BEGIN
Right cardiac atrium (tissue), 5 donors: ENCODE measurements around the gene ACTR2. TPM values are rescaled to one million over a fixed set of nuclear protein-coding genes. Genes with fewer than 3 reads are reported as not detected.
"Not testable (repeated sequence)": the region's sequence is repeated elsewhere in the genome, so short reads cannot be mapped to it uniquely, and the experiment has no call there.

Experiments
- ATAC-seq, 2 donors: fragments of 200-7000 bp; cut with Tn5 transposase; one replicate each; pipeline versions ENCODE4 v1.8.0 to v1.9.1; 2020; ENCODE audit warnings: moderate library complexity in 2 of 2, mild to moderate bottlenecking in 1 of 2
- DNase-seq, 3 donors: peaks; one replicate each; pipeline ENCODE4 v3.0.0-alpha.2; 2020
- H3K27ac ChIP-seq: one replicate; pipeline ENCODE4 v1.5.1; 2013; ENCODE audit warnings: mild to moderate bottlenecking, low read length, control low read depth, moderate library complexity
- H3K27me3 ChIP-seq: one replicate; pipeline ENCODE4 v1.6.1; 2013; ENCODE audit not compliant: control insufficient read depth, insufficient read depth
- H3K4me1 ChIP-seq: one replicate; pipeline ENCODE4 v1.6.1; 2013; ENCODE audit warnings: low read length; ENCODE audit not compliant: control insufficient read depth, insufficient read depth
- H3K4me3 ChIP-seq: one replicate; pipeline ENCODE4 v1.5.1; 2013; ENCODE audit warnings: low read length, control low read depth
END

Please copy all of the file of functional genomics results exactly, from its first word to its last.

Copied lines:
Right cardiac atrium (tissue), 5 donors: ENCODE measurements around the gene ACTR2. TPM values are rescaled to one million over a fixed set of nuclear protein-coding genes. Genes with fewer than 3 reads are reported as not detected.
"Not testable (repeated sequence)": the region's sequence is repeated elsewhere in the genome, so short reads cannot be mapped to it uniquely, and the experiment has no call there.

Experiments
- ATAC-seq, 2 donors: fragments of 200-7000 bp; cut with Tn5 transposase; one replicate each; pipeline versions ENCODE4 v1.8.0 to v1.9.1; 2020; ENCODE audit warnings: moderate library complexity in 2 of 2, mild to moderate bottlenecking in 1 of 2
- DNase-seq, 3 donors: peaks; one replicate each; pipeline ENCODE4 v3.0.0-alpha.2; 2020
- H3K27ac ChIP-seq: one replicate; pipeline ENCODE4 v1.5.1; 2013; ENCODE audit warnings: mild to moderate bottlenecking, low read length, control low read depth, moderate library complexity
- H3K27me3 ChIP-seq: one replicate; pipeline ENCODE4 v1.6.1; 2013; ENCODE audit not compliant: control insufficient read depth, insufficient read depth
- H3K4me1 ChIP-seq: one replicate; pipeline ENCODE4 v1.6.1; 2013; ENCODE audit warnings: low read length; ENCODE audit not compliant: control insufficient read depth, insufficient read depth
- H3K4me3 ChIP-seq: one replicate; pipeline ENCODE4 v1.5.1; 2013; ENCODE audit warnings: low read length, control low read depth